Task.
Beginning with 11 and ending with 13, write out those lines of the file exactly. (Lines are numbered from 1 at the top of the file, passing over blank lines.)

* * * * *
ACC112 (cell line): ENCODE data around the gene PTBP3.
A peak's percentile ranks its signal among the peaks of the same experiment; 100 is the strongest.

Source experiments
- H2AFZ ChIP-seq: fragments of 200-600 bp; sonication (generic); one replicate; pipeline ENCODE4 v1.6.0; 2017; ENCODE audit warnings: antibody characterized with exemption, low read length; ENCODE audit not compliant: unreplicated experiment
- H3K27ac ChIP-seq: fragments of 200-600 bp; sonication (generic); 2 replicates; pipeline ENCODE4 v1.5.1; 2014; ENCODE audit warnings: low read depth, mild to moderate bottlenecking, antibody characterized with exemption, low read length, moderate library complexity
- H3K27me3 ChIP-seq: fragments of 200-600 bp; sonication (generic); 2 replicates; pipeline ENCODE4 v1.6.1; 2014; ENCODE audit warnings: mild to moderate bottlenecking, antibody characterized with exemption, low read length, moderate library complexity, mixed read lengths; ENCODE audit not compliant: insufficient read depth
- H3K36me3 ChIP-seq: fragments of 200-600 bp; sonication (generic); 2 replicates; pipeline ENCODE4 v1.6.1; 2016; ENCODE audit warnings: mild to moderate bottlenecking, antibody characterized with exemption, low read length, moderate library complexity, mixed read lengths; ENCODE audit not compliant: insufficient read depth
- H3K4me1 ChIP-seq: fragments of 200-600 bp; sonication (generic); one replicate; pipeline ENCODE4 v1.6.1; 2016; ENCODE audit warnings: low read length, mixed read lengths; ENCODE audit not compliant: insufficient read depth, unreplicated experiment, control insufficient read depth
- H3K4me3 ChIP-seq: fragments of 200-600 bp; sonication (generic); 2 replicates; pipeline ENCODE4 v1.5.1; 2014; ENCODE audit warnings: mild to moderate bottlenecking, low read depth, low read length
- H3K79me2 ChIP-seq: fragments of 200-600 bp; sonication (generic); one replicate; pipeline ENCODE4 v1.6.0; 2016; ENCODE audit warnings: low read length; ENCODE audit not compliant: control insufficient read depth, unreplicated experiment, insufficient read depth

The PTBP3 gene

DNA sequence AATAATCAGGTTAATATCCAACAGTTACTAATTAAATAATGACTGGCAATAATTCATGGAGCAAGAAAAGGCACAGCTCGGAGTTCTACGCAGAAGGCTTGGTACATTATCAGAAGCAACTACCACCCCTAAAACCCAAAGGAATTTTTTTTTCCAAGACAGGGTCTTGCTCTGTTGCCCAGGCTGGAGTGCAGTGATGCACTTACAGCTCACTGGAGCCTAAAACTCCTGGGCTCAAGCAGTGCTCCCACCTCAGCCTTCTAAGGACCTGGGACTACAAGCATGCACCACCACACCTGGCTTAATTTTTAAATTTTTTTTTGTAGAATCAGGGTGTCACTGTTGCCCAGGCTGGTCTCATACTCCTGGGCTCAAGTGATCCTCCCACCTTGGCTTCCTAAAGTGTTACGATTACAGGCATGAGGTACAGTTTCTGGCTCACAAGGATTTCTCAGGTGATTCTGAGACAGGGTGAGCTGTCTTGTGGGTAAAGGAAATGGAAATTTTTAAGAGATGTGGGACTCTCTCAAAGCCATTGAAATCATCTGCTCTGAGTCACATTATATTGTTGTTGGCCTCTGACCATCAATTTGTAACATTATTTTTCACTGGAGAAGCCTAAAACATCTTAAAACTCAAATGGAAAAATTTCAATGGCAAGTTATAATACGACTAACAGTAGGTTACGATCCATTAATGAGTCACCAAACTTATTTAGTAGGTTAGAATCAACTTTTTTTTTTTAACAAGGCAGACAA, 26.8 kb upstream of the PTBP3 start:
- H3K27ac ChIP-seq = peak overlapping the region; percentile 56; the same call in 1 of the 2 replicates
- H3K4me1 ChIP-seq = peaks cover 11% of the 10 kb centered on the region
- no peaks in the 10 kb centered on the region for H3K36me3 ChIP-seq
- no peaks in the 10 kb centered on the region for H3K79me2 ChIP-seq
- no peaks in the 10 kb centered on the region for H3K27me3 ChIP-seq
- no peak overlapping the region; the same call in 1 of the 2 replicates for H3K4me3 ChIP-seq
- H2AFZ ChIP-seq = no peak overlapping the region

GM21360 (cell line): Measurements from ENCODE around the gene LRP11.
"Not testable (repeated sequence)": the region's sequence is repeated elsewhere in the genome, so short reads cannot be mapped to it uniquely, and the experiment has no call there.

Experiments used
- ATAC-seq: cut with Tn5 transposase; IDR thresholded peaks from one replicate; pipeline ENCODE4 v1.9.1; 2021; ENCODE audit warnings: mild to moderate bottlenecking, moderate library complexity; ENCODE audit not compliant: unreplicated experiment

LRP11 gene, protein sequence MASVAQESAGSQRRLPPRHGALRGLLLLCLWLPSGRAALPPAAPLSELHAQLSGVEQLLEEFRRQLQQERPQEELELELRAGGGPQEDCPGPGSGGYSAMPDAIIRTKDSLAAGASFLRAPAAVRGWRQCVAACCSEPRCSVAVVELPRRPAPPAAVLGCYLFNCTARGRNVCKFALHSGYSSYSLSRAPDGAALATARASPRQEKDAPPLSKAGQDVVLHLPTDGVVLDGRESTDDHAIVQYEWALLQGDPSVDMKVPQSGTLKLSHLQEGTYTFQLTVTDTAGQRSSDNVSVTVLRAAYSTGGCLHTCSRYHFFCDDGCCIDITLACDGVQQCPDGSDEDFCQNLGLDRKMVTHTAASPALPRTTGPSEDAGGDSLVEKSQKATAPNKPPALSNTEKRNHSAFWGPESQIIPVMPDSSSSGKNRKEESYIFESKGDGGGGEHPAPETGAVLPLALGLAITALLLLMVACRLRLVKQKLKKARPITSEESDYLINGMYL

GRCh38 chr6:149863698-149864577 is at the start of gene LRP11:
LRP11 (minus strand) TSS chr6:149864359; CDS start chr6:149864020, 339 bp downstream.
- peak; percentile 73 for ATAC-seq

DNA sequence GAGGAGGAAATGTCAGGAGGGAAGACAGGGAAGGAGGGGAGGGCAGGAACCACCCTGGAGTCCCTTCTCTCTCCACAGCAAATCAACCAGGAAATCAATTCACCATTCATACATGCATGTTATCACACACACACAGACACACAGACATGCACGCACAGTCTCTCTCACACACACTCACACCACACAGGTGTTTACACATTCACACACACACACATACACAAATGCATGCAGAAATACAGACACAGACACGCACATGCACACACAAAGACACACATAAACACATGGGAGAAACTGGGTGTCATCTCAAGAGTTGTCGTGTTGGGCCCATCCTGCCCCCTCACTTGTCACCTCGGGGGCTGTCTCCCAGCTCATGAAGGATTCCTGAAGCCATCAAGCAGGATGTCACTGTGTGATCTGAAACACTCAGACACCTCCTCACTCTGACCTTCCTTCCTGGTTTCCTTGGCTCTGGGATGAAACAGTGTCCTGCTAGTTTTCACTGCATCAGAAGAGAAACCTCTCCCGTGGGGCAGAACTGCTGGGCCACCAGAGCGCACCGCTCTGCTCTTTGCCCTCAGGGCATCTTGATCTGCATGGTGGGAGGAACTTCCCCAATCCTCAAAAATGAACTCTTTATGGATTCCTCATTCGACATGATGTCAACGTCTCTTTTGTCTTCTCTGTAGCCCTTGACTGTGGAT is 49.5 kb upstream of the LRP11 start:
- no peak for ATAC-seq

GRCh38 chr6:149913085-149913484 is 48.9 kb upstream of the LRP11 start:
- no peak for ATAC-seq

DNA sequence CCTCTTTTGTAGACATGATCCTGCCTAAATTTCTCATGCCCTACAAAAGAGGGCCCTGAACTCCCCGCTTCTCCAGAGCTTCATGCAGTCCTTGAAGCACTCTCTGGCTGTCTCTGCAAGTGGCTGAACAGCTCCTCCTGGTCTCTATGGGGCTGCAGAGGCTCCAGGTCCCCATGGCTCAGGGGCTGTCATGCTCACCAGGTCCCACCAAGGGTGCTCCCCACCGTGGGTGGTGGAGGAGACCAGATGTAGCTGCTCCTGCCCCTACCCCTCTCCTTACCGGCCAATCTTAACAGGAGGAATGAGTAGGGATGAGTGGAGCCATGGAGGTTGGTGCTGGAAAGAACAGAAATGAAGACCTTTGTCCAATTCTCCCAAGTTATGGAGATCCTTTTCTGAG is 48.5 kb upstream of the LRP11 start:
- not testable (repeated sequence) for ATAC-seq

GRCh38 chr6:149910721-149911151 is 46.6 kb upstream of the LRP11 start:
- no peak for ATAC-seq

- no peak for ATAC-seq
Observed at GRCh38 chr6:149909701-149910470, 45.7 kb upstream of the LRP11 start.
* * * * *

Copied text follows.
The PTBP3 gene

DNA sequence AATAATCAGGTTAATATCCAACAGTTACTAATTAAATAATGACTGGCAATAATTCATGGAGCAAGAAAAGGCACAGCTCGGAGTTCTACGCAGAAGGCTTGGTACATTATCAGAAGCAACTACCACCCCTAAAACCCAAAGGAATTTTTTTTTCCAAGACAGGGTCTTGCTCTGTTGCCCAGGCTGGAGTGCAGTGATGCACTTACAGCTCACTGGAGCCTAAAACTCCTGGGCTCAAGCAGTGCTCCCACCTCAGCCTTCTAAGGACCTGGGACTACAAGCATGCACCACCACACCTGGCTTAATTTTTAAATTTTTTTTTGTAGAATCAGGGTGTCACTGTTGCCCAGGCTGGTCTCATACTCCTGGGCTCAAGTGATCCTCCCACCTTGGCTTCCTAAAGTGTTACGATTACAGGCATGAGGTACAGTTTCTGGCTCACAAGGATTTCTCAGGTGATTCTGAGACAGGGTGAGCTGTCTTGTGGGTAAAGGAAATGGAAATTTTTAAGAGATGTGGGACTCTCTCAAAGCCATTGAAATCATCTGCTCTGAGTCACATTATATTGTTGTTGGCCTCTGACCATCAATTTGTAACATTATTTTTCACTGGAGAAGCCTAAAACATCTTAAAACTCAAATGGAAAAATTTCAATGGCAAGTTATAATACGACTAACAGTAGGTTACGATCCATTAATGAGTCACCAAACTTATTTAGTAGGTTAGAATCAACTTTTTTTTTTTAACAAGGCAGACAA, 26.8 kb upstream of the PTBP3 start:
- H3K27ac ChIP-seq = peak overlapping the region; percentile 56; the same call in 1 of the 2 replicates